The Sky Under

by Kulpreet Yadav


I am not angry because she has chosen not to come. I am sad, broken. I recall what she used to say: ‘Let it rain. Let the monsoons come and the land flood and I will still be there in a snap.’ She lied, but why?

Yet, knowing this is the tenth monsoon since she has gone, I wait for her. My umbrella is outside, ready as soon as she calls. My mother reminds me, perhaps for the hundredth time that it doesn’t rain in heaven. But I know it does, or she would have come, for sure.

She always loved rains. I remember once we had had a fight. It wasn’t her mistake; but I was stubborn. Maybe I was too young; and maybe I was a man. She would call me man, then wink and laugh. I felt powerful, a man, yet weak. She was, in fact, my power. So that evening, when I stayed away from her, sitting in the balcony, my whiskey glass in my hand, she didn’t complain. Then it rained and she came, saying sorry for a mistake that was mine. Then I also said so.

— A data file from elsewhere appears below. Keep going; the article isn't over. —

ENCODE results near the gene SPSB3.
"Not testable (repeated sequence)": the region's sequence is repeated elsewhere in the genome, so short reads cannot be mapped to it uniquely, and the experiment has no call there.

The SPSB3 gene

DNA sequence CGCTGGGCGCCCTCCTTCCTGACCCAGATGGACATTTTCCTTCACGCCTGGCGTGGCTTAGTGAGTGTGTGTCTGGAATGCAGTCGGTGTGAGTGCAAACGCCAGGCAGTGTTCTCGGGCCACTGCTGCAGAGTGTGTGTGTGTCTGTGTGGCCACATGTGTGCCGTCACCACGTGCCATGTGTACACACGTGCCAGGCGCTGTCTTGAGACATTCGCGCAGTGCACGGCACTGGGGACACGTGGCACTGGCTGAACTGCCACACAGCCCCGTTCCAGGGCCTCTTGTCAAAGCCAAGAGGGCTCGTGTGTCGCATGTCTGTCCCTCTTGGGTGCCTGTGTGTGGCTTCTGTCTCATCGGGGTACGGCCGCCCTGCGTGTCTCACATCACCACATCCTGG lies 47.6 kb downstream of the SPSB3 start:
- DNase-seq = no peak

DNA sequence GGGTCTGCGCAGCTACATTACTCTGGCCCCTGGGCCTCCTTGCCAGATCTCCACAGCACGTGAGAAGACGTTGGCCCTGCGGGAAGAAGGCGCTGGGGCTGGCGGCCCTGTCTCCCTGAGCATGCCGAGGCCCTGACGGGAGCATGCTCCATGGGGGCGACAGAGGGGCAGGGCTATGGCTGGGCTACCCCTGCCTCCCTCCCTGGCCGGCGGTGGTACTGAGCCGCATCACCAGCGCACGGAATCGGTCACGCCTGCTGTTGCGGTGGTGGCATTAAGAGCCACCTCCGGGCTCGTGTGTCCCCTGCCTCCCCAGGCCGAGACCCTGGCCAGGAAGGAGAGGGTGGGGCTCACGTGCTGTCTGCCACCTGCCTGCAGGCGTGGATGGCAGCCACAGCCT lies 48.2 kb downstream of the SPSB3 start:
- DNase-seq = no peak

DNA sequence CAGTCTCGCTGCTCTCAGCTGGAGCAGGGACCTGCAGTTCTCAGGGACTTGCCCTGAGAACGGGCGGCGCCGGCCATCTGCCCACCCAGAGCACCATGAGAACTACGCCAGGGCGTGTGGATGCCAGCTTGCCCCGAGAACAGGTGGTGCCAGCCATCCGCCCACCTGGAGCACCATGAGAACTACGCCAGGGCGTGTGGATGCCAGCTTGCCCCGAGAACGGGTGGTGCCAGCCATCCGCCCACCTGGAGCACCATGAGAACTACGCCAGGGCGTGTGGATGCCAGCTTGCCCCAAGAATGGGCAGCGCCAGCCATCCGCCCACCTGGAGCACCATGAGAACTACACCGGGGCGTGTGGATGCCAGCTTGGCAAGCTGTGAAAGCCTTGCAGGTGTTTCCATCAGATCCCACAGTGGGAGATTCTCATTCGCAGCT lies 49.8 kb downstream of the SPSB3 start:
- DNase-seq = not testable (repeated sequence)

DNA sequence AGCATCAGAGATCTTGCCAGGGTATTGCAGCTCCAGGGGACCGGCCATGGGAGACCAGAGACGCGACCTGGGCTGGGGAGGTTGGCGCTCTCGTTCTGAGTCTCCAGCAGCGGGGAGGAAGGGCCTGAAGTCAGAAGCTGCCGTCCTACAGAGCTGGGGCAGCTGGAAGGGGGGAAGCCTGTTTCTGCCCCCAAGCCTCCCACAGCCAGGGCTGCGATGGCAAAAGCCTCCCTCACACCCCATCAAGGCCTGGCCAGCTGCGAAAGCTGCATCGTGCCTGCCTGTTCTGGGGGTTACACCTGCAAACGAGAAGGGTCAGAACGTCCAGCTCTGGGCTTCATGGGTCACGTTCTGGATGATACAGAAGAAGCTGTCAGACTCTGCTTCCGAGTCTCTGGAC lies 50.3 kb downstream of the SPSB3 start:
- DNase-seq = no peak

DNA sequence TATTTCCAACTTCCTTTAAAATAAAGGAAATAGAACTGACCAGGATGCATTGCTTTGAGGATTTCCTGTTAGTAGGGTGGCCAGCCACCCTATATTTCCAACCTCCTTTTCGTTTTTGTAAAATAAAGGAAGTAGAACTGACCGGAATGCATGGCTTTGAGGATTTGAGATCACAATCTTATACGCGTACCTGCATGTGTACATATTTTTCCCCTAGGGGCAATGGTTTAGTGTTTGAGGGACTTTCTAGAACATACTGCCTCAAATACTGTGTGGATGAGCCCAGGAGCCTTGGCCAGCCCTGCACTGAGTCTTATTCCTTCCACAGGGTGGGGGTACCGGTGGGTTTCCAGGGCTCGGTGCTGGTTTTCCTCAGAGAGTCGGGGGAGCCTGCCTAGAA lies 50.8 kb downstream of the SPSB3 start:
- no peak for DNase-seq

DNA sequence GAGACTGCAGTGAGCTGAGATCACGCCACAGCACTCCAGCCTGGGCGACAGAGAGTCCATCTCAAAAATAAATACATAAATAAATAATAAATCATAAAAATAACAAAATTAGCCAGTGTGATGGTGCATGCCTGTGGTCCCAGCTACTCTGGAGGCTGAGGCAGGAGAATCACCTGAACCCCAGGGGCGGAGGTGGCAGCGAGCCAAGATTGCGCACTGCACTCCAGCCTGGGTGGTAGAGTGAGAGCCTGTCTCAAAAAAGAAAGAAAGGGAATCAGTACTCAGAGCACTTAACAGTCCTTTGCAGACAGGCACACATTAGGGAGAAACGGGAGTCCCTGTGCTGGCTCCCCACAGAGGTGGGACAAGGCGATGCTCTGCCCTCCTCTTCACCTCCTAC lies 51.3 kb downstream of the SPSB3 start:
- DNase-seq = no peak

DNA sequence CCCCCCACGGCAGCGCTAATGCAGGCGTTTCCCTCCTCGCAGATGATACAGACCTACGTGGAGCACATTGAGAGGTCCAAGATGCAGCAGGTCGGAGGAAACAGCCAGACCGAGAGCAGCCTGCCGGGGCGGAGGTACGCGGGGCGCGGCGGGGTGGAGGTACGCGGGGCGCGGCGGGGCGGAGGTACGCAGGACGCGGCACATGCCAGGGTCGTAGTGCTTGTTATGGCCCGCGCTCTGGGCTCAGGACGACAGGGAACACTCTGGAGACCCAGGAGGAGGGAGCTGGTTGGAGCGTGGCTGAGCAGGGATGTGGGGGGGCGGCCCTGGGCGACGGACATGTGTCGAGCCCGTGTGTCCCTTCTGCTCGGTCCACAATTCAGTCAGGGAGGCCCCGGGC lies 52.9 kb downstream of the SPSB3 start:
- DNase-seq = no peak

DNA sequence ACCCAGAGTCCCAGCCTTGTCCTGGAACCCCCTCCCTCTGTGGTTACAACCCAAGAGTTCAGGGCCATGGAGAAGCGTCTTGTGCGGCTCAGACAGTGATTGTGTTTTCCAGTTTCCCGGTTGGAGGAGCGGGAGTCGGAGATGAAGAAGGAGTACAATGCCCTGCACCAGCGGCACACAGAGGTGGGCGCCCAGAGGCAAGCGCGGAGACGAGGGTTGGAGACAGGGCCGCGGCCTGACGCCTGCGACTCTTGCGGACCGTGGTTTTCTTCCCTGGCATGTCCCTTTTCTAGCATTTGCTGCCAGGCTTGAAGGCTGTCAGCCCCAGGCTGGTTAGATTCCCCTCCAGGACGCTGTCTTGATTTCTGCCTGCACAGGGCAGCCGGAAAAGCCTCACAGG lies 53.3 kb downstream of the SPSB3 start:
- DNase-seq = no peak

But it is surprising; it doesn’t rain much these days. See today, it is her birthday and it is absent. My mother is again angry. I see her in front of me; she has tears in her eyes. But mine are dry. I want to hold them – all my tears – and I want to pour them, with the rain, over her when she comes. I know she will come. I am sure.


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Writers Bio

Kulpreet Yadav is an Indian novelist and a short story writer currently based at Port Blair, India.

Inspirational ImageAfter The Rain by Gracey  Stinsonby Gracey Stinson

Pieces Inspired by this Image

'Wild Ativan'
by Jaedyn Rosenthal

'The Lady of our Lake'
by Elizabeth Glenn-Copeland

'Sunset In A River Town'
by John Grey

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